Inspiring the E(ngineering) in STEM by Exploring the Construction of Pop-up Books

This post was written by Peter DeCraene, the 2020-21 Albert Einstein Distinguished Educator Fellow at the Library of Congress.

The same Observe-Reflect-Question protocol that can guide primary source analysis can also launch an engineering design process by helping learners to define a problem and imagine what a solution might look like. Extending the process by a couple of steps, Plan and Create, completes one cycle of an engineering design process. Students can experience and apply this engineering process by constructing their versions of something that has been around at least from the middle of the nineteenth century: the pop-up book.

Ask students to observe the two still pictures from Library of Congress videos about pop-up books. What do they notice? What do they wonder about the pictures?

Picture of Little Red Riding HoodPop-Up Book

Page from Little Red Riding Hood, published by Dean & Son around 1855. The video explaining the book can be found here (timestamp 16:52)

Image from 2008 National Book Festival, featuring Robert Sabuda and Matthew Reinhart, authors of many pop-up books.

From 2008 National Book Festival, video featuring Robert Sabuda and Matthew Reinhart, authors of many pop-up books. They are demonstrating some pop-up techniques. The video can be found here (timestamp 7:41)

To focus discussion and thinking, ask students:

  • How do the illustrations shown differ from most pictures in books?
  • What is similar about the paper constructions in the two pictures?
  • How do they think the two constructions were made? What materials were used to create the constructions?

Show students these still images from the video featuring the same page of the Red Riding Hood book shown above, which provide some clues about how the pop-up worked.

Sample of construction of a pop up book

Sample of construction of a pop-up book. Recording: timestamp 16:52

Demonstration of construction of Pop Up Book page 2

Sample construction of a pop-up book. Recording: timestamp 16:42

Ask:

  • What do these two images tell about how the Red Riding Hood illustration was created?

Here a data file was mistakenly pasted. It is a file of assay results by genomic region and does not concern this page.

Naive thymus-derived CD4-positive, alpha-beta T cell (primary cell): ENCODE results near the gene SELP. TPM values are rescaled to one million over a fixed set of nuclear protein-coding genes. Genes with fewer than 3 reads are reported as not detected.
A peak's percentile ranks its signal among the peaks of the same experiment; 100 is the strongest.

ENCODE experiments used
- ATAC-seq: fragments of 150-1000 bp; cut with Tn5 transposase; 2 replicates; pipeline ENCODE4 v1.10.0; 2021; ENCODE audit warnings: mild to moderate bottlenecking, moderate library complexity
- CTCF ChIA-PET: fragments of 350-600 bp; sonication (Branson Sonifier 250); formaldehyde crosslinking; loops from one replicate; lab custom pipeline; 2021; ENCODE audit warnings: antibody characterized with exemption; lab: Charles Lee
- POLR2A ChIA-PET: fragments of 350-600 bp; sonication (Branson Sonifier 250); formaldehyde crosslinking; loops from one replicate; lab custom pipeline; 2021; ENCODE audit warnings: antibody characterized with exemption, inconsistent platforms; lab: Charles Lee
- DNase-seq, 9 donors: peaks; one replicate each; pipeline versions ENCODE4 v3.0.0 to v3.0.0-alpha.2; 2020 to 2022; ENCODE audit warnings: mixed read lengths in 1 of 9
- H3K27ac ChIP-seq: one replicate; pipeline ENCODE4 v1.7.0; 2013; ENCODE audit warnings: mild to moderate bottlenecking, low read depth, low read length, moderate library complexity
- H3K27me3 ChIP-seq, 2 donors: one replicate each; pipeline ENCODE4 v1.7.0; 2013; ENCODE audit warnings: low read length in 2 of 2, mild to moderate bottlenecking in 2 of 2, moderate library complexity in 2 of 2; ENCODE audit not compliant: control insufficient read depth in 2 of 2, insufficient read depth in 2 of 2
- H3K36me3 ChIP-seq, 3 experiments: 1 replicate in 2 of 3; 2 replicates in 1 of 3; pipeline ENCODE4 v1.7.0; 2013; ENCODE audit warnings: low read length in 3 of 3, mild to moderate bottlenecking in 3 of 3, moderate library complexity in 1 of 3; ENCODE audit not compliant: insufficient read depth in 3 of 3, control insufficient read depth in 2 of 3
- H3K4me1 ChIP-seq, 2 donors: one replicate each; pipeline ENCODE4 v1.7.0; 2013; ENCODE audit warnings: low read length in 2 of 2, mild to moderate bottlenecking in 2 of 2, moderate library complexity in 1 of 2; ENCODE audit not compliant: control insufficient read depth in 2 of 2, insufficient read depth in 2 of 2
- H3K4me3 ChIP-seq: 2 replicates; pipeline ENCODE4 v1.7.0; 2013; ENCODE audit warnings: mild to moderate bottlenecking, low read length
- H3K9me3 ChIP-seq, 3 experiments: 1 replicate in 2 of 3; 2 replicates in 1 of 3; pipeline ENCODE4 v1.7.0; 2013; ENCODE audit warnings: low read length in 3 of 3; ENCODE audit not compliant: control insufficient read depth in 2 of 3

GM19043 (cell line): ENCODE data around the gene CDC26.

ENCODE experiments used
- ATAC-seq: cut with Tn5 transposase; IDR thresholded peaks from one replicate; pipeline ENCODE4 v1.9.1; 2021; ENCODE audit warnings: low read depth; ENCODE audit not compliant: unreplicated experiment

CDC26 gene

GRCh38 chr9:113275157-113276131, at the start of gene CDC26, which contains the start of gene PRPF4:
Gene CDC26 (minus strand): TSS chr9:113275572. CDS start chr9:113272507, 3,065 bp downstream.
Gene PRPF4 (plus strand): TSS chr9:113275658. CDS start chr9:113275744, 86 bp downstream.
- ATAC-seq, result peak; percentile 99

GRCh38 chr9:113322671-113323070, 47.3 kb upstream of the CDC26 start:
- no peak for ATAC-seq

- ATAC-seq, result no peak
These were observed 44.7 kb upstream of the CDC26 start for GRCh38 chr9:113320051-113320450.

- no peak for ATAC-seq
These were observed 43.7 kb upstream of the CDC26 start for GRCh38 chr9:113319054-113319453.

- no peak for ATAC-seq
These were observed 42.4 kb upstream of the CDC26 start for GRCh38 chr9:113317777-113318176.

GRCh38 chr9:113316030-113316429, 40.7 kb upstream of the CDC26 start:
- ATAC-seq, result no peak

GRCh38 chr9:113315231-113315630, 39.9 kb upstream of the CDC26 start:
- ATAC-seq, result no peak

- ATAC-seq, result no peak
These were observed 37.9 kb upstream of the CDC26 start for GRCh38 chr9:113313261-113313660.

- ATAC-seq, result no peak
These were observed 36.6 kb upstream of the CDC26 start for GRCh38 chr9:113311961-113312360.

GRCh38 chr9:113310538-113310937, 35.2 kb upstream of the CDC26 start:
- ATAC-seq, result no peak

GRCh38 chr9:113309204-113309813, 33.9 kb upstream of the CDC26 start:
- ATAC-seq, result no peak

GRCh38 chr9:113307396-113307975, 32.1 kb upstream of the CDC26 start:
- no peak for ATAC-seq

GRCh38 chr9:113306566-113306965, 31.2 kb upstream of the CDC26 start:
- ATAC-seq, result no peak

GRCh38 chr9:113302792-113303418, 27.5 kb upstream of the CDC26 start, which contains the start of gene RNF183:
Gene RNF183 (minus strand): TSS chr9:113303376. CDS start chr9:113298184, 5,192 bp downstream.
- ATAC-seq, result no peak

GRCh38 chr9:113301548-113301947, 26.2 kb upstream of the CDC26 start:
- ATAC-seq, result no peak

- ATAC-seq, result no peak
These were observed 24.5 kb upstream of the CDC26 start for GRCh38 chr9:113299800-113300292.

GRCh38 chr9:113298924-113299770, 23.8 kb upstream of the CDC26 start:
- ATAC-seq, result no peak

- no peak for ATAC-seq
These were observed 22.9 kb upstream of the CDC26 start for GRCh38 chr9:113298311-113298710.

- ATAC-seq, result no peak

• What do you think the blue ribbon is for?
  • How is this different from the construction that Robert Sabuda is holding in the other picture?

And here’s where the engineering comes in. Ask students to plan how they might create a similar construction. Perhaps they can consult with each other about this work before they begin (as so many inventors and engineers do). Provide supplies like paper, scissors, tape, and ribbon or string, and encourage the students to create a model quickly. First attempts often don’t work the way their creators might wish, so working quickly and learning from the attempt is more important than the actual result. During the video, Robert Sabuda talks about the process being messy and needing many attempts to get a construction the way he wants it. (A caution: At one point he says the first attempts “suck.”)

The engineering process is a cycle that requires people to design and create multiple versions of their ideas, to observe how each version works, and reflect on how they might make it better. Discuss with the students how they might improve their work on a second attempt, and what “aha” moments they had while making the first construction. Ask them to observe and reflect on the work of their classmates, and to ask questions about each others’ processes. (It is not often that we get to ask the creators of primary sources what they were thinking!)

Encourage the students to explore their creativity and problem solving in revising their work without detailed directions. If students do find themselves unproductively struggling, the rest of the Sabuda/Reinhart video shows how to make several different kinds of pop-ups. The construction of the birthday cake in the Sabuda/Reinhart video begins at timestamp 2:15. Encourage students to experiment on their own, to make mistakes, and to learn from their experiences; this is how engineering is done.

Providing time and space for students to exercise their creativity, make mistakes, and revise their work is an important part of the engineering process. Let us know what your students come up with!